Indian agri-business eyes boost for international trade

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WASHINGTON, D.C. - A bill has been introduced to establish a new office within the Department of Agriculture to research and improve Indian agribusiness for the world market.

It would create an office of Native American Agricultural Research, Development and Export to "encourage the efficient use of existing resources and assets related to Indian agricultural research, development, and exports."

The legislation, S. 2282, was introduced by Sen. Ben Nighthorse Campbell, R-Colo., chairman of the Senate Committee on Indian Affairs.

"The United States has an obligation to assist Indian tribes with the creation of appropriate economic and political conditions," Campbell said. "Although there are many programs within the Department of Agriculture for which tribal and individual Indian producers are eligible, Indian producers have not fully benefited from these programs because of insufficient coordination."

Most tribes rely on some form Indian agriculture for subsistence or economic development. Department of Agriculture reports that the agricultural industry is the second largest revenue generator and employer in Indian country. More than 80 percent of the 55 million acres of Indian lands in the United States consist of crop and range land. While Indian agriculture is comprised mostly of farming and ranching it also includes such products as forestry, buffalo, wild rice, tobacco and other native products.

Some tribes, like the Gila River Indian Community, have formed strong economic enterprises centered on agriculture. Gila River Farms is an economic venture of the community in operation since 1968. It is comprised of five ranches, with approximately 12,500 acres. The farm's headquarters are on the reservation, 30 miles south of Phoenix.

Professional staff includes a farm manager, assistant farm manager and approximately 137 full-time and 250 part-time employees.

The community's council appoints a five-member Farm Board that is responsible for policy decisions and overseeing management of the farms.

Agricultural production includes crops such as cotton, alfalfa, small grains, melons, citrus, olives, and other vegetables. The farms also provide pasture for cattle and sheep grazing during the winter months, fish farming for local sales, and specialty crops such as roses, pistachios, and guayule. Since 1977, the farms and the community have invested more than $25 million in improvements to optimize the return for the farming operation and to keep the farms as efficient and effective as possible.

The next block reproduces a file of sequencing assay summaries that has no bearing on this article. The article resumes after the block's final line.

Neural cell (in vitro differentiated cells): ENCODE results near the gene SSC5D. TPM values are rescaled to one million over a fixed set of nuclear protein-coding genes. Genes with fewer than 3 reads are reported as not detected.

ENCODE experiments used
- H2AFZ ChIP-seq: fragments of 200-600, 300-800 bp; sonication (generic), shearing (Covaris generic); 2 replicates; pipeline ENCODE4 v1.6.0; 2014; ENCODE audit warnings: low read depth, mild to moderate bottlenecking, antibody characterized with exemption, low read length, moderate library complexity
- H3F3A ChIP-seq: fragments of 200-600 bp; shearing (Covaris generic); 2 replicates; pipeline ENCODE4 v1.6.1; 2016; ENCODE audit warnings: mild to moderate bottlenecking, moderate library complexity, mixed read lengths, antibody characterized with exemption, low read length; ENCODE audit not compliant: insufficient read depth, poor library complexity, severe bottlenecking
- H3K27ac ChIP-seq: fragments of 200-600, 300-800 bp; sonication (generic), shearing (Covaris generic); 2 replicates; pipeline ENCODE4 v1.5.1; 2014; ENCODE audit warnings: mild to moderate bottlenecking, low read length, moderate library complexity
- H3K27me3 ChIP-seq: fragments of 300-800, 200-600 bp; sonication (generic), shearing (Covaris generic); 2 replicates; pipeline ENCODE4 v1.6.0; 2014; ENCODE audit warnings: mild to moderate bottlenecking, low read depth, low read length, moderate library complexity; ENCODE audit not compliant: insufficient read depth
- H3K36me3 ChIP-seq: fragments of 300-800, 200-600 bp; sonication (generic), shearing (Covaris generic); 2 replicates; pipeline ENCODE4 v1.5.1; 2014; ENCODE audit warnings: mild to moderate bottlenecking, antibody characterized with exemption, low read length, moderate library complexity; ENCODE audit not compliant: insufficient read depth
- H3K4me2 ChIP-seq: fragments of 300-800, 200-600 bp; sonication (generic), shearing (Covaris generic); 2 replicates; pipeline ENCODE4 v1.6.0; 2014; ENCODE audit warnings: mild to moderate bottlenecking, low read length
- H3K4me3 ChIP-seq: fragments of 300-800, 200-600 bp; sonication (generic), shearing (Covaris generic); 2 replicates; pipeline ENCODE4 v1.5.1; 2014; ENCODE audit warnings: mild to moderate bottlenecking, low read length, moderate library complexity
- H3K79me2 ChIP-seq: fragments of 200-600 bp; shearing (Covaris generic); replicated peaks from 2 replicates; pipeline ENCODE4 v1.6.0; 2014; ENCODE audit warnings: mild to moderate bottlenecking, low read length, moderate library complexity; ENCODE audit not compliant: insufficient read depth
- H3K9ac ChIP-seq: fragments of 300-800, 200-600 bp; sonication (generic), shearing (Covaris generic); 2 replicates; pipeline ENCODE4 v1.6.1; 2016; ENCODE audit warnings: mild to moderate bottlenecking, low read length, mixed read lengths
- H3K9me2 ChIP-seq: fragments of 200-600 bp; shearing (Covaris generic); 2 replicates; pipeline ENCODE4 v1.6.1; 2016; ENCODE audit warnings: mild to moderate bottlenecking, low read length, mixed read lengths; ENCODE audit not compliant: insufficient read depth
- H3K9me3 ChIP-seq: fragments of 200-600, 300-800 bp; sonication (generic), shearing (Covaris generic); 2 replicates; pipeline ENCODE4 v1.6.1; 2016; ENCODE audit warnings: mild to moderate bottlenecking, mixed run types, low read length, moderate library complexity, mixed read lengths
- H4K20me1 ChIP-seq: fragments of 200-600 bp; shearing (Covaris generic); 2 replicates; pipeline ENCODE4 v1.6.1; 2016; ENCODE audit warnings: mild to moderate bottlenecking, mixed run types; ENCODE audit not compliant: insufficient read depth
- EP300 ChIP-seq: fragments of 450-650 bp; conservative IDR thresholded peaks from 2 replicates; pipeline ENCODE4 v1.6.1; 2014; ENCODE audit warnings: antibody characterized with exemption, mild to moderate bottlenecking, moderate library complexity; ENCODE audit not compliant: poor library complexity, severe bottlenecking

"As hard as the farms' management and employees have worked to make the operation successful, there are many areas where technical and financial assistance is required to enable the farms to compete in today's global agricultural market," said Ardell Ruiz, assistant community manager at Gila River.

Language in the bill spells out exactly that intent. One of the primary goals would be to encourage intertribal, regional, and international trade and business development to assist in increasing productivity, the standard of living and improving the economic self-sufficiency of Indian tribes.

Other tribes, like Zuni Pueblo, also rely heavily on the agricultural industry and are encouraged by the new legislation.

"Our agricultural prowess can still see a renaissance and revival from S. 2282's assistance," said Gov. Malcolm Bowekaty of Zuni Pueblo. "The coordination of resources under USDA for agricultural infrastructure rebuilding, research, export marketing and business development is very attractive. Projects from this agency could help in restoring native species of corn, beans, and squash for intellectual property rights establishment and marketing options."

While some are excited about the new legislation, there are concerns about making the bill's stated goals a reality. Currently, there is no authorization under the bill to increase funding for the proposed office.

"In the past, there have been similar offices located within the USDA, but the officials in those offices were never given adequate funding and authority, nor a permanent home where Native Americans could go for answers and assistance," said Ardell Ruiz. "To be successful, the office proposed in this bill must be given adequate funding to carry out its mandate to assist Indian tribes with agricultural issues."

S. 2282 is expected to be considered by the Senate Committee on Indian Affairs for markup in the coming weeks.